Commenced in January 2007
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Edition: International
Paper Count: 5

Search results for: Desalegn Feyissa Desu

5 Drug Therapy Problem and Its Contributing Factors among Pediatric Patients with Infectious Diseases Admitted to Jimma University Medical Center, South West Ethiopia: Prospective Observational Study

Authors: Desalegn Feyissa Desu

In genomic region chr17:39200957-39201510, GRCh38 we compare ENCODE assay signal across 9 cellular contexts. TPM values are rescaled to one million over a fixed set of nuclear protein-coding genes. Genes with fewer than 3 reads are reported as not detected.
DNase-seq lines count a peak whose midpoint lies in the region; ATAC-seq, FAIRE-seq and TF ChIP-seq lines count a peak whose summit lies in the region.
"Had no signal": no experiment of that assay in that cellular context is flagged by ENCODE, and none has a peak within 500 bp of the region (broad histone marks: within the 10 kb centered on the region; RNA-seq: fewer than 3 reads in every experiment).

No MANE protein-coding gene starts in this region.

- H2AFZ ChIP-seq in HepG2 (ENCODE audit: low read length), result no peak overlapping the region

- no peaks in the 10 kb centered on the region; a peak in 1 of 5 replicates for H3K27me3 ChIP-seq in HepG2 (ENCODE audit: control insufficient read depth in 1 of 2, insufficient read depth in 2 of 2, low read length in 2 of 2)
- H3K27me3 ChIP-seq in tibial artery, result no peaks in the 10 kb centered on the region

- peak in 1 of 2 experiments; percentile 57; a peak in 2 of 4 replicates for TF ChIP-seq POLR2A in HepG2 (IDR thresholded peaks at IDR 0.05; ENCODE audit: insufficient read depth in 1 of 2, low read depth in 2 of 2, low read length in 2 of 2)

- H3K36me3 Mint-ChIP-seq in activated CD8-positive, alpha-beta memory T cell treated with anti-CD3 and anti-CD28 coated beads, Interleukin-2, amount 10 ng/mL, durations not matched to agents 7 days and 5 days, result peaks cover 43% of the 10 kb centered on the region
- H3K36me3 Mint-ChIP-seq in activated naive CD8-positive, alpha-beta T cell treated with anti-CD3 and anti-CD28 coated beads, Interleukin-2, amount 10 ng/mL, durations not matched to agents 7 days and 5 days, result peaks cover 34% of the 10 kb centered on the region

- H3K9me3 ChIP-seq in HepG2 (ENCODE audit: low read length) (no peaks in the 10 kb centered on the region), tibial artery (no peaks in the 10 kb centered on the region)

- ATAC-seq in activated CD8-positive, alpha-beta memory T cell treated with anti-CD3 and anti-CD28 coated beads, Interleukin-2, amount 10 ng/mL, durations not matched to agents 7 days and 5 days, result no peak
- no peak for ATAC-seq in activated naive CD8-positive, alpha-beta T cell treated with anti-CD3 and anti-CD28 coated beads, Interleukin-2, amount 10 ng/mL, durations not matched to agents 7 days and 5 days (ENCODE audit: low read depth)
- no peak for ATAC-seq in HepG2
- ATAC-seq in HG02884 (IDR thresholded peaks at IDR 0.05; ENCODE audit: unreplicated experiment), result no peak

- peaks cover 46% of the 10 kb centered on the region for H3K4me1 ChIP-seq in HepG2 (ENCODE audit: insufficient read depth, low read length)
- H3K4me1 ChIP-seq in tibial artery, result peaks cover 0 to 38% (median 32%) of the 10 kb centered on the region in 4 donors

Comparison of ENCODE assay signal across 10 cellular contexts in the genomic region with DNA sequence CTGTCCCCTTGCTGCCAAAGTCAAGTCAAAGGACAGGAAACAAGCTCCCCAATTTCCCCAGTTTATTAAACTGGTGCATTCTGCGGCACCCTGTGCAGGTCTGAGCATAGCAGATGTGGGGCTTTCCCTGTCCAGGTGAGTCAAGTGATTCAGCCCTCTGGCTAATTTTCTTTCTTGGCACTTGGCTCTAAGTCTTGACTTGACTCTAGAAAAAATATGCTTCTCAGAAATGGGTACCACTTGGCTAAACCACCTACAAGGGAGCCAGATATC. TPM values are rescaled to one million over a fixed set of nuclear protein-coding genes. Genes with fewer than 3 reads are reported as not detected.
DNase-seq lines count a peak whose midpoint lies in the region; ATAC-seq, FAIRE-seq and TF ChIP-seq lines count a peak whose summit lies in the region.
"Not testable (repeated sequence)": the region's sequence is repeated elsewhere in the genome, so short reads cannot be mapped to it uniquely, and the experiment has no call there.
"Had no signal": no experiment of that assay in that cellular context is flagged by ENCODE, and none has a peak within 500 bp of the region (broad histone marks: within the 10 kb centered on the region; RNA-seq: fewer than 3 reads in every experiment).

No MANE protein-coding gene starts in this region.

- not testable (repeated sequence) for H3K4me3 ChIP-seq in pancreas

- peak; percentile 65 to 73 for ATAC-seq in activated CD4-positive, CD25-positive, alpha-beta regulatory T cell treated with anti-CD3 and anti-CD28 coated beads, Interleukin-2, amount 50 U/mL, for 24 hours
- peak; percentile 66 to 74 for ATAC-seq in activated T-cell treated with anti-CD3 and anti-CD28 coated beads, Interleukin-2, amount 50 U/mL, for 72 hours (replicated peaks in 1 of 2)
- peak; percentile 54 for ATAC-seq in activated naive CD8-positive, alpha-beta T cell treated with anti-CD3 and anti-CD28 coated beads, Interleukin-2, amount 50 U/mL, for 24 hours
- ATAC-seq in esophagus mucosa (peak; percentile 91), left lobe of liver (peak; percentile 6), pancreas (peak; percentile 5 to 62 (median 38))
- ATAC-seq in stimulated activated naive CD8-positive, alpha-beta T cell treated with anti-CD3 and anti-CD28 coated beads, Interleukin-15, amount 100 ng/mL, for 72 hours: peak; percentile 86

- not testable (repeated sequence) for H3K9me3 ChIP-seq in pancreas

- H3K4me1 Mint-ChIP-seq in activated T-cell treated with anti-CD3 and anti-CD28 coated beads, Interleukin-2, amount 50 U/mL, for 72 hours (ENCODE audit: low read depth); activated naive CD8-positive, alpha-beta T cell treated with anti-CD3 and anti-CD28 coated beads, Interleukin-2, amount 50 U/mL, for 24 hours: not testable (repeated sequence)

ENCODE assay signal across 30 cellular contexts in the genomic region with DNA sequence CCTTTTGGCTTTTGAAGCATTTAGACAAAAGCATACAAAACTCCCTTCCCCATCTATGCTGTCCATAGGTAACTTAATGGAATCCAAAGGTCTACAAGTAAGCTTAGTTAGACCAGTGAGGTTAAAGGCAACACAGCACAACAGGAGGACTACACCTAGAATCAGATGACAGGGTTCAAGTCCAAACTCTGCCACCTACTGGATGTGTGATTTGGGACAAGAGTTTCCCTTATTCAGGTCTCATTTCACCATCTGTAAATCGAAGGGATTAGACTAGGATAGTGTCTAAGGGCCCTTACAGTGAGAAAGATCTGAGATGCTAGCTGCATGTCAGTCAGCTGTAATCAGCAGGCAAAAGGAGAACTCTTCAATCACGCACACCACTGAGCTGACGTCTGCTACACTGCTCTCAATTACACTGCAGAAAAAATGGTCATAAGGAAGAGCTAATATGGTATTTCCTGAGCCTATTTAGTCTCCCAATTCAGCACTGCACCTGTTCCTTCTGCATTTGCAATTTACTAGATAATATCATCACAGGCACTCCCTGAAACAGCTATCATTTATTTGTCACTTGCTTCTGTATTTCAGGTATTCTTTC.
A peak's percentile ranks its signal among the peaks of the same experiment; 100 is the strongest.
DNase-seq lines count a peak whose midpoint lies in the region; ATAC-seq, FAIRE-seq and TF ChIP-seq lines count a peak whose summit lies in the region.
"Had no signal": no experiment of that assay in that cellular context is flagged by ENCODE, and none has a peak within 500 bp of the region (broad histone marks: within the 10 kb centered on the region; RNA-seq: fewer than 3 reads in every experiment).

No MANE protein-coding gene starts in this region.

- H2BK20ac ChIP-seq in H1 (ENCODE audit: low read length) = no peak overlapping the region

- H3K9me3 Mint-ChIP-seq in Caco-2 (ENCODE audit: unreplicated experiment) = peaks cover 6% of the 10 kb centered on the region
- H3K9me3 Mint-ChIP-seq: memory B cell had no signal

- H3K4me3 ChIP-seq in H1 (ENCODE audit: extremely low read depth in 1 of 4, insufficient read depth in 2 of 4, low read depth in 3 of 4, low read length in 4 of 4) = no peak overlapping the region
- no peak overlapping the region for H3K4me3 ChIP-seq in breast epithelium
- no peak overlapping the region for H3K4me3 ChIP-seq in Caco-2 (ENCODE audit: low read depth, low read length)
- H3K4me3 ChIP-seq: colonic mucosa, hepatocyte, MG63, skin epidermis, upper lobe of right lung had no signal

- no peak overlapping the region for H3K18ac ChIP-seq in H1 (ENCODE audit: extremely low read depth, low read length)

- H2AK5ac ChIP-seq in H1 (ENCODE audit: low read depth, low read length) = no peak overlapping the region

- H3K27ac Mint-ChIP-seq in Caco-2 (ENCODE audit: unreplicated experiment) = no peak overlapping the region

Drug therapy problem is a significant challenge to provide high quality health care service for the patients. It is associated with morbidity, mortality, increased hospital stay, and reduced quality of life. Moreover, pediatric patients are quite susceptible to drug therapy problems. Thus this study aimed to assess drug therapy problem and its contributing factors among pediatric patients diagnosed with infectious disease admitted to pediatric ward of Jimma university medical center, from April 1 to June 30, 2018. Prospective observational study was conducted among pediatric patients with infectious disease admitted from April 01 to June 30, 2018. Drug therapy problems were identified by using Cipolle’s and strand’s drug related problem classification method. Patient’s written informed consent was obtained after explaining the purpose of the study. Patient’s specific data were collected using structured questionnaire. Data were entered into Epi data version 4.0.2 and then exported to statistical software package version 21.0 for analysis. To identify predictors of drug therapy problems occurrence, multiple stepwise backward logistic regression analysis was done. The 95% CI was used to show the accuracy of data analysis and statistical significance was considered at p-value < 0.05. A total of 304 pediatric patients were included in the study. Of these, 226(74.3%) patients had at least one drug therapy problem during their hospital stay. A total of 356 drug therapy problems were identified among two hundred twenty six patients. Non-compliance (28.65%) and dose too low (27.53%) were the most common type of drug related problems while disease comorbidity [AOR=3.39, 95% CI= (1.89-6.08)], Polypharmacy [AOR=3.16, 95% CI= (1.61-6.20)] and more than six days stay in hospital [AOR=3.37, 95% CI= (1.71-6.64) were independent predictors of drug therapy problem occurrence. Drug therapy problems were common in pediatric patients with infectious disease in the study area. Presence of comorbidity, polypharmacy and prolonged hospital stay were the predictors of drug therapy problem in study area. Therefore, to overcome the significant gaps in pediatric pharmaceutical care, clinical pharmacists, Pediatricians, and other health care professionals have to work in collaboration.